It worked. The thunder faded. The rocking subsided. Dara slowed, first to a canter, then to a trot. He ran off the circular sandy track beaten by the hooves and finally stopped on a patch of wild grass and weeds. Harrumphed, snorted long and loud, as if laughing at my discomfiture. I swear he looked back at me, over his shoulder, and all but winked in glee before he returned to cropping the grass. I was too dazed to even pull his head up. From somewhere far away I could hear a friend calling “Good show!”. Karnail Singh, with uncharacteristic kindness, shouted “Saab, utar jaaiye”, that I could dismount if I wanted to.

But I did not dismount immediately. Instead, I pulled Dara’s head up, slapped him on the neck, tapped my heels into him, and walked him slowly back to the corner where the syces waited. Only then did I dismount, in style – first pulling off the riding hat, then my little fingerless leather gloves, then making a great show of patting and stroking and reprimanding Dara, before I finally swung off and dropped to the ground. My apparent savoir faire was the subject of my friends’ grudging admiration later. Even Karnail Singh held off from his usual refrain of “Sahab, kya kar rahe ho, ghodey ko kharaab kar dogey!” What are you doing, you’ll ruin the horse.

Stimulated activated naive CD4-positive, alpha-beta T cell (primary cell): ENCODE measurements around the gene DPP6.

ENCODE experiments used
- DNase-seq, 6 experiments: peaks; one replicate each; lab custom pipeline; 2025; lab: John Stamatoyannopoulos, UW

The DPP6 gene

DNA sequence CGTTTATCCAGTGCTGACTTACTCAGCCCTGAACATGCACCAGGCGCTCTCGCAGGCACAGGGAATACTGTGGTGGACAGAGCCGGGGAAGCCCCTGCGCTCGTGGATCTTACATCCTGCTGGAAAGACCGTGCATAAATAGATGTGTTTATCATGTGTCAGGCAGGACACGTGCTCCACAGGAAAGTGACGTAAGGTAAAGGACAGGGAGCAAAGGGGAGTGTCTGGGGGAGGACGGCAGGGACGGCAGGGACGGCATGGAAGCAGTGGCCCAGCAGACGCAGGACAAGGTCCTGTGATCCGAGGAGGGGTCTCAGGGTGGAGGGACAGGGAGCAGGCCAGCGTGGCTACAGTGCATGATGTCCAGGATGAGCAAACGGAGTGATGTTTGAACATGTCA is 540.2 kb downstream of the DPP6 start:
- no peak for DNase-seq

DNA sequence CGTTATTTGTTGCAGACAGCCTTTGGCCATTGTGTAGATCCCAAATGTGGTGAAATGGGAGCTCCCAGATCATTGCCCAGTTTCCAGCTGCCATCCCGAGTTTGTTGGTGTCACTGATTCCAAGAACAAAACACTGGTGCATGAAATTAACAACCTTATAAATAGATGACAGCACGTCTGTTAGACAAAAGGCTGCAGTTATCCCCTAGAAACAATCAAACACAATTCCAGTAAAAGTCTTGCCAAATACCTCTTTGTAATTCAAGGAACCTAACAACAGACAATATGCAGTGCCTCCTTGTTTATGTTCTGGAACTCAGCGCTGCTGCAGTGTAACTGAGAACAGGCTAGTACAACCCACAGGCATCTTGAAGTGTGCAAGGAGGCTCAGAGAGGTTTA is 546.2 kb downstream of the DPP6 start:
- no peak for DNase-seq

Only I knew the real reason for my apparent nonchalance. My legs had been trembling so violently that I knew they would not have supported me if I had tried to get off the horse immediately.